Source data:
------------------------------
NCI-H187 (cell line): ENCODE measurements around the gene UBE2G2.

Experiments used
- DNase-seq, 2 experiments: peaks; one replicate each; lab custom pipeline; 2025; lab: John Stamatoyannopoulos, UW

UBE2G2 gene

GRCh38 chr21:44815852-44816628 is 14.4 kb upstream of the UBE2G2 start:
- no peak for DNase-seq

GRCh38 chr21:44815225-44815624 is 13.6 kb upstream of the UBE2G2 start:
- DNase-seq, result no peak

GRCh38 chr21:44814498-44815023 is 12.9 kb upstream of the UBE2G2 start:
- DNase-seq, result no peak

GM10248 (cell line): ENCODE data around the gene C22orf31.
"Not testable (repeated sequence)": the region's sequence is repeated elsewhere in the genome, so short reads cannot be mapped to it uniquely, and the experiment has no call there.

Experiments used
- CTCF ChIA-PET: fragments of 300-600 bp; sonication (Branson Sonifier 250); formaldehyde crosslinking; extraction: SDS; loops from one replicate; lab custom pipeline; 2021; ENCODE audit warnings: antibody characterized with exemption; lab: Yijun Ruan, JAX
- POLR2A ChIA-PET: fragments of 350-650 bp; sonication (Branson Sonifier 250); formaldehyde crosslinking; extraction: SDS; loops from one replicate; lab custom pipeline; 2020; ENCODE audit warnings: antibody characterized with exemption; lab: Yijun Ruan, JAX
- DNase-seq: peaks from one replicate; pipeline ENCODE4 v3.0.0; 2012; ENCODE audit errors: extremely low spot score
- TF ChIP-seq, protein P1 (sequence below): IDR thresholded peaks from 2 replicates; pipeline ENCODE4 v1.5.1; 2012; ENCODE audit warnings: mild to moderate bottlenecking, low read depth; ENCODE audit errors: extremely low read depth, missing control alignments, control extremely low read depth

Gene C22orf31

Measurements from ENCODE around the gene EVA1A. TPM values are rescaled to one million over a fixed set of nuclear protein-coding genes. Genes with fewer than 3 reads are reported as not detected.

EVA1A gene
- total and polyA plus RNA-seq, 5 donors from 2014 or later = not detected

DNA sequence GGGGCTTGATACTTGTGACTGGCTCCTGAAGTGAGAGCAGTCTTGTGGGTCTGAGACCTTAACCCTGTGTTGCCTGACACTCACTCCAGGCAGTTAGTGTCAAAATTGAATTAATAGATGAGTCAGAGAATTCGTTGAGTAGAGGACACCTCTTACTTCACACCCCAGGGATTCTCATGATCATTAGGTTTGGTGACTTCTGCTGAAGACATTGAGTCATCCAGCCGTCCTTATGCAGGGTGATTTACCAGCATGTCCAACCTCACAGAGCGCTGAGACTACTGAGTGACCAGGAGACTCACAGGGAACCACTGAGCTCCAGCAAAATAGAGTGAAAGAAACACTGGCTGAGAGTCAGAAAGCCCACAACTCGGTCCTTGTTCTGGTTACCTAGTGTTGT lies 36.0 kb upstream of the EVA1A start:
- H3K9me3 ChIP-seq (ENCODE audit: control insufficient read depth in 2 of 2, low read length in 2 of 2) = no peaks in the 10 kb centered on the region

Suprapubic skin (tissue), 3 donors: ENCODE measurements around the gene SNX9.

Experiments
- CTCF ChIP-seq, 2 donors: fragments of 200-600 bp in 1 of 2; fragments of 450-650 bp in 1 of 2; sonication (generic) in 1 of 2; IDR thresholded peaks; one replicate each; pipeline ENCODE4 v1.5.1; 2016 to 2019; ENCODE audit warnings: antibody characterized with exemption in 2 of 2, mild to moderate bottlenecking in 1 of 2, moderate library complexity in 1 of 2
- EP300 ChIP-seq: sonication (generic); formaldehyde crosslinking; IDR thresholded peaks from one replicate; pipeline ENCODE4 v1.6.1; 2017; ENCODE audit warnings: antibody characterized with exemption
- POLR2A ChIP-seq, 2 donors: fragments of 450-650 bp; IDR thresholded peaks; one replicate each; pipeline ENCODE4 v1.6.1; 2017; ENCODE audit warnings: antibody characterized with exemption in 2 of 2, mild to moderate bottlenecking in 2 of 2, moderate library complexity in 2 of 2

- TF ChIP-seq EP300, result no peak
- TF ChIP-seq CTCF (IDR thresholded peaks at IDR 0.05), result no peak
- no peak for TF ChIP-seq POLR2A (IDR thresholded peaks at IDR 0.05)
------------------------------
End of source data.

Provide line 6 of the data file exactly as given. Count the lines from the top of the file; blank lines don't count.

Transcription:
- no peak for DNase-seq